In May of last year, Aberdeen Research Group released a study on social selling in which they revealed that sales reps who have leveraged social selling in their sales process are 79% more likely to attain their quota than those who don’t use social selling in their sales process (15%). The study also cites that the industry average of reps who hit their goal is only 43%.
Recently, Lattice Engines sponsored a study done by CSO Insights in which they looked at Sales Performance Optimization: Sales Strategy and Key Trends Analysis. In the report, they discover that less than two-thirds of sales reps hit their own quota last year and only 57% of companies reached their targets for revenue. One of the key findings is that sales reps spend 20% of their time doing qualifying research (approximately 1 full day out of the work week).
This is time comprised of LinkedIn research, the company’s website, identifying trigger events and talking points from news or press releases, etc.
Want more proof that it’s time to have your sales team be more social? The Sales Management Association surveyed 140 firms this past spring and found that 96% of them use LinkedIn at least once a week and spend an average of six hours per week on the professional networking site. That’s approximately one full work day spent researching prospects or potential prospects. The study also found that two-thirds of the responding firms have no social media strategy for their sales organizations and that 80% believe their sales force would be more productive with a greater social media presence, which lends further support to the Aberdeen statistics mentioned previously.
The reason I cite these statistics is that it still seems to me that companies have yet to embrace social selling or implement any form of a social selling into their sales process. But, there is hope! LinkedIn’s Head of Marketing for Sales Solutions, Ralf VonSosen, believes there will be a strong need for social media training in sales forces and it will be widely addressed “within the next 9-12 months”.
Here are five reasons why your company’s sales team needs to be more social:
1. Shortened sales cycle: Everyone has heard now that the buyer’s are 60-70% through the buying process before they are ready to speak to a sales rep about their solution. The buyer’s are engaging in online communities, asking questions from their peers to provide feedback on products, and researching solutions prior to any sales conversations. You want your sales team in a position to listen and monitor what is being said in these forums and allow them the freedom to respond to the conversations through thoughtful, value-adding responses, not with sales pitches
2. Relationship Building: Social media channels offer the opportunity to build relationships with a limitless amount of possibilities globally. The best part is that most of these channels are free to join or create accounts. Through these social media channels, your sales organization has the ability to access unlimited information, prospects, and alliances or channel partnerships.
3. Lead Generation: This is an activity that is usually at the forefront for most sales teams; generating new revenue opportunities. Once your sales team has established themselves on the appropriate social channels (where your prospects are), they should be constantly monitoring and listening to what is being said and engaging when the discussions warrant it. Within many social media outlets are sub groups of prospects; ones who will “raise their hands” when they are interested in looking at certain products/services.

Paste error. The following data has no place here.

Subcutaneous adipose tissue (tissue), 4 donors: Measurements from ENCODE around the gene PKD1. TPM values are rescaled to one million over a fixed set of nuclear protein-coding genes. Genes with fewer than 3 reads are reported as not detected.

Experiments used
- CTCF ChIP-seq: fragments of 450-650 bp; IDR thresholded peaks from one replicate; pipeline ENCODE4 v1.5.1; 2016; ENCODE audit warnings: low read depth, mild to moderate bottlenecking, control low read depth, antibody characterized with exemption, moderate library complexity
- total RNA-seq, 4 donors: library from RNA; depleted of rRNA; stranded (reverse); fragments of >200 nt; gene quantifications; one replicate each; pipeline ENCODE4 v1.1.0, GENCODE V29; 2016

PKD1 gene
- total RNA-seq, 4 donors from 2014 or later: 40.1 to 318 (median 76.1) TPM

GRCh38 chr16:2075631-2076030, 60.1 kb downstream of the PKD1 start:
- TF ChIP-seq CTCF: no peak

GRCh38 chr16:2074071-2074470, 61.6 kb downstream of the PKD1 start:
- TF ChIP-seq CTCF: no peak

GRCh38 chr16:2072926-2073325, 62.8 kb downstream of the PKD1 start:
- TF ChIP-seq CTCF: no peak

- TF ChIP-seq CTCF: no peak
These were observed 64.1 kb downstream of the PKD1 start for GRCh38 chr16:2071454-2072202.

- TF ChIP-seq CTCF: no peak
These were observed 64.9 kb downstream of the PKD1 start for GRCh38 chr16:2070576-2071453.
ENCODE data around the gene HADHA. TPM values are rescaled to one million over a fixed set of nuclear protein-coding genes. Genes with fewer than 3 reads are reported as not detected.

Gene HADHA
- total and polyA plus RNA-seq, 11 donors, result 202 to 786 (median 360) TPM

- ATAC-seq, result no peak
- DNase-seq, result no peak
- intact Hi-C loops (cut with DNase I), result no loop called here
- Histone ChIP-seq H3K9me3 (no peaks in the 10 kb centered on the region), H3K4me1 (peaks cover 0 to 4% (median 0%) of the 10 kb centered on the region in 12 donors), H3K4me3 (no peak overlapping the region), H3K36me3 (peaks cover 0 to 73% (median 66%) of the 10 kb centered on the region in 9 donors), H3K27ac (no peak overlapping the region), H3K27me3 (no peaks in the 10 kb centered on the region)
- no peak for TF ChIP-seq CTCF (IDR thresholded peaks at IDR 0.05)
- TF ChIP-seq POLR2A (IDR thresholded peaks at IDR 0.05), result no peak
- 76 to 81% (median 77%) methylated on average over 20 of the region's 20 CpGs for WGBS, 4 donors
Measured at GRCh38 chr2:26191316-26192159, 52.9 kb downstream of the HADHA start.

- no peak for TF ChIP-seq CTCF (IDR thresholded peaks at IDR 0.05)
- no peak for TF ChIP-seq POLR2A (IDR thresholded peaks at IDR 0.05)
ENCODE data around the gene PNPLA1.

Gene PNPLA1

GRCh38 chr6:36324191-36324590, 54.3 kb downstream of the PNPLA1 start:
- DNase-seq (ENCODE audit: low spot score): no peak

4. Competitive Intelligence: Some social sites, like Twitter and LinkedIn, allow you to categorize, list, or “file” prospects into specific segments. One of these segments should always be your competition. Follow and listen to what your competition is saying and identify which contacts your competition may be targeting. This can be an ideal situation in which you are able to “steal” a deal from your biggest competitor.
5. Increased Productivity: I have already addressed this point with some of the statistics shared above, but it still bears mentioning. Your sales team is already losing one full day of their time that should be spent establishing new relationships, nurturing accounts and closing new business. Social intelligence provides the ability to minimize the time wasted researching, prospecting, and identifying trigger events. It also provides new opportunities if your sales team is monitoring and listening to their channels properly.
Barbara Giamanco recently discussed social selling as “a way to define an evolved sales process that is based on changed buyer behavior.” She has been one of the early proponents of social selling and working with businesses to implement a social media strategy for their sales teams. She has defined social selling as “the process of using social media to network, prospect, research, engage, collaborate, teach, and close all with the purpose of attaining quota and increasing revenue.” Considering most sales teams look to accomplish these same goals, doesn’t it make sense for your sales team to be more social?
So I ask you, isn’t it time for you to train your sales team on how to be more social?
Jonathan Catley is the Online Marketing Manager for MD Connect, Inc, a performance-based online medical marketing agency. Jonathan currently oversees the sales and marketing functions at MD Connect and is a strong proponent of social selling. You can connect with him on Twitter, LinkedIn or Google+.